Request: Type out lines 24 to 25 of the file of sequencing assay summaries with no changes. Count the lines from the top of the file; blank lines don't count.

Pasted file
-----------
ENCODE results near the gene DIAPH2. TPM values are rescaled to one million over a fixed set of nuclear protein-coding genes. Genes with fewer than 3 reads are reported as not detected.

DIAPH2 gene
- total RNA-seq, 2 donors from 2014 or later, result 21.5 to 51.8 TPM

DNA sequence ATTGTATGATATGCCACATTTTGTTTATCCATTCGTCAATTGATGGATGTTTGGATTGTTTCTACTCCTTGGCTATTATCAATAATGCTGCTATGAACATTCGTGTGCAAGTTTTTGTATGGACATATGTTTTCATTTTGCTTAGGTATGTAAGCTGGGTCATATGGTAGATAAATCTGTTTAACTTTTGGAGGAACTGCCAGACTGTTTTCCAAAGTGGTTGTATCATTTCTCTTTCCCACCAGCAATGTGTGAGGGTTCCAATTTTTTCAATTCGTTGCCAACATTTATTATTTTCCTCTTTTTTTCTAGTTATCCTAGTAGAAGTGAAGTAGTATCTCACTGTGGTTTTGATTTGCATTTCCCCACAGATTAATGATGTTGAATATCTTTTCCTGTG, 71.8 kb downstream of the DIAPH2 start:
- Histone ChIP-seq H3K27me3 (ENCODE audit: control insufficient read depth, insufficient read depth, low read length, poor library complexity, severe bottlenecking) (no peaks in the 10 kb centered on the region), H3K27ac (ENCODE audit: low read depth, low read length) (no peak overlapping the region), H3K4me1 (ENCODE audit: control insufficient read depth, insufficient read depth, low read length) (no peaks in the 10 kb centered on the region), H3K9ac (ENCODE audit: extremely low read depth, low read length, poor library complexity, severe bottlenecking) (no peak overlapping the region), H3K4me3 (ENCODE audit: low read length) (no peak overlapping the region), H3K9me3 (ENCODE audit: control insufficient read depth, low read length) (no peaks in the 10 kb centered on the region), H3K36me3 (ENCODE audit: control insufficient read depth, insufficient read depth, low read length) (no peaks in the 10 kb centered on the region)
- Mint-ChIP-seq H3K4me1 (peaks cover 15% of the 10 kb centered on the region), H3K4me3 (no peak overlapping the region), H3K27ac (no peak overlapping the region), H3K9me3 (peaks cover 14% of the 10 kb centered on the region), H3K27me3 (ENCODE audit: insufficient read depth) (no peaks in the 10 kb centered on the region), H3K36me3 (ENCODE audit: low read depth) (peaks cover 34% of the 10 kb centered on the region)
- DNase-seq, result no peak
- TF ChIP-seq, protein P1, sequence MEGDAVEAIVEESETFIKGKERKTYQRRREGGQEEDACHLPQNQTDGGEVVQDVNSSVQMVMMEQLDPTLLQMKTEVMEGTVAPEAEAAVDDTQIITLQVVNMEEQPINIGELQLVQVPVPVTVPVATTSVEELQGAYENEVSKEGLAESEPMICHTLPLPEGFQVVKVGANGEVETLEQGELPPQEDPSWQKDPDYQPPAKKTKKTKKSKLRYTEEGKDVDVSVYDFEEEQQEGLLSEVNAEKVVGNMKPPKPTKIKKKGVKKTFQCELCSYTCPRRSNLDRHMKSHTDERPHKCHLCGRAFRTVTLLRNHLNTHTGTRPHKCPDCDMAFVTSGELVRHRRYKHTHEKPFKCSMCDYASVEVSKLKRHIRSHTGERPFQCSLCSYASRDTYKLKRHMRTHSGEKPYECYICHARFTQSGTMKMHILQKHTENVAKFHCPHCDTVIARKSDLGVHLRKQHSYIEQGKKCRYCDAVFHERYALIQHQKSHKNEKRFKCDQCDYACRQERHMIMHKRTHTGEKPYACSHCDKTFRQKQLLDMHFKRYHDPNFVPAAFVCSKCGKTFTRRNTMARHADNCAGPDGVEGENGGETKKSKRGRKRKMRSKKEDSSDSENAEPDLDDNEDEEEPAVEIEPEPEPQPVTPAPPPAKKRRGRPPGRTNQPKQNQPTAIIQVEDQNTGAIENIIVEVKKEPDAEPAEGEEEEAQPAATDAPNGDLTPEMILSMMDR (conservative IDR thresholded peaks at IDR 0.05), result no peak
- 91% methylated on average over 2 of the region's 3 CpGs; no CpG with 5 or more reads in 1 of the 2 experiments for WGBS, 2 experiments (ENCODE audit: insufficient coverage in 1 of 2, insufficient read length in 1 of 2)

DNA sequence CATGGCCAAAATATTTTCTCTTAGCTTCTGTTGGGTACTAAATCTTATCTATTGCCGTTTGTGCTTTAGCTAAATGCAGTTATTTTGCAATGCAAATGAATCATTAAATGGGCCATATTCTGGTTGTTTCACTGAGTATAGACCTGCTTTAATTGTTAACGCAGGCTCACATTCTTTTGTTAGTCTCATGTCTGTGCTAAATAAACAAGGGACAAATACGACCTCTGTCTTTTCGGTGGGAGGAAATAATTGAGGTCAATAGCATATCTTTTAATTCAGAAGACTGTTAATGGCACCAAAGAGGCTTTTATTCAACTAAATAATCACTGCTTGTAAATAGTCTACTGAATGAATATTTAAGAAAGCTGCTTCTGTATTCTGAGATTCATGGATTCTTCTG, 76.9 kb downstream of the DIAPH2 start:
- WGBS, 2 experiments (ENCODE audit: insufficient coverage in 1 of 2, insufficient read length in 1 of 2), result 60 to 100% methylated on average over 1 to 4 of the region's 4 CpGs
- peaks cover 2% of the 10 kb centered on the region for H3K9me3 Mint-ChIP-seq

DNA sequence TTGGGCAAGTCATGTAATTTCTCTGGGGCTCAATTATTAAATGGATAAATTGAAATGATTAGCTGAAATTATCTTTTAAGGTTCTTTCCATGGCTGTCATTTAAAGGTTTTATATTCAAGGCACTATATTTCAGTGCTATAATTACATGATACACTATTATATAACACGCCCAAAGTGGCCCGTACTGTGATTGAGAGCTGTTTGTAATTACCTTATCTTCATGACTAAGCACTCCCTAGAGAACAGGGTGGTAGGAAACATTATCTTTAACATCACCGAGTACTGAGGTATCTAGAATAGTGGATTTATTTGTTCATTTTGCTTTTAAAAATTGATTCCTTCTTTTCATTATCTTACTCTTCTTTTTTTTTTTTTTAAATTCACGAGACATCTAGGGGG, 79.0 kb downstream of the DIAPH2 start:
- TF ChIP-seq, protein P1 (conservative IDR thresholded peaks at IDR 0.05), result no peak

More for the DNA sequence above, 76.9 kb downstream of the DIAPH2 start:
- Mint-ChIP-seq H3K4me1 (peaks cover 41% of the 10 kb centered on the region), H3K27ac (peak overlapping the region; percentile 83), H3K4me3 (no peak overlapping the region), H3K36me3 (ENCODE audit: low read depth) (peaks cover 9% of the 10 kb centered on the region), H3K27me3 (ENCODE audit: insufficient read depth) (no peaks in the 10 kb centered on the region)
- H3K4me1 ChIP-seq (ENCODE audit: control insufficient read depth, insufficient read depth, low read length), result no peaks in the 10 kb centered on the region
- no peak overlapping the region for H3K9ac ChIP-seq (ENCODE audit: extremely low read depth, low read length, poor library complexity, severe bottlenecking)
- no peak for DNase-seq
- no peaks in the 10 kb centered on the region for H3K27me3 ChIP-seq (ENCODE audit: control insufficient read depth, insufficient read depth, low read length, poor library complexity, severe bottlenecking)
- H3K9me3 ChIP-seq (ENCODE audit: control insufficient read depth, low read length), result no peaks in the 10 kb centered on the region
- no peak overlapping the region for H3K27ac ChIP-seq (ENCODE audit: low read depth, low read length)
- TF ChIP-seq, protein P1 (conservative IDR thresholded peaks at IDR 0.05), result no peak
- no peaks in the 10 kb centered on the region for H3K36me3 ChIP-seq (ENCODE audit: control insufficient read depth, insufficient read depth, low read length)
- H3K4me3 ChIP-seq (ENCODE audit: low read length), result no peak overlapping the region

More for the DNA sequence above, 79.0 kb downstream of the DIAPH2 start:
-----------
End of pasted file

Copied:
- no peaks in the 10 kb centered on the region for H3K36me3 ChIP-seq (ENCODE audit: control insufficient read depth, insufficient read depth, low read length)
- H3K4me3 ChIP-seq (ENCODE audit: low read length), result no peak overlapping the region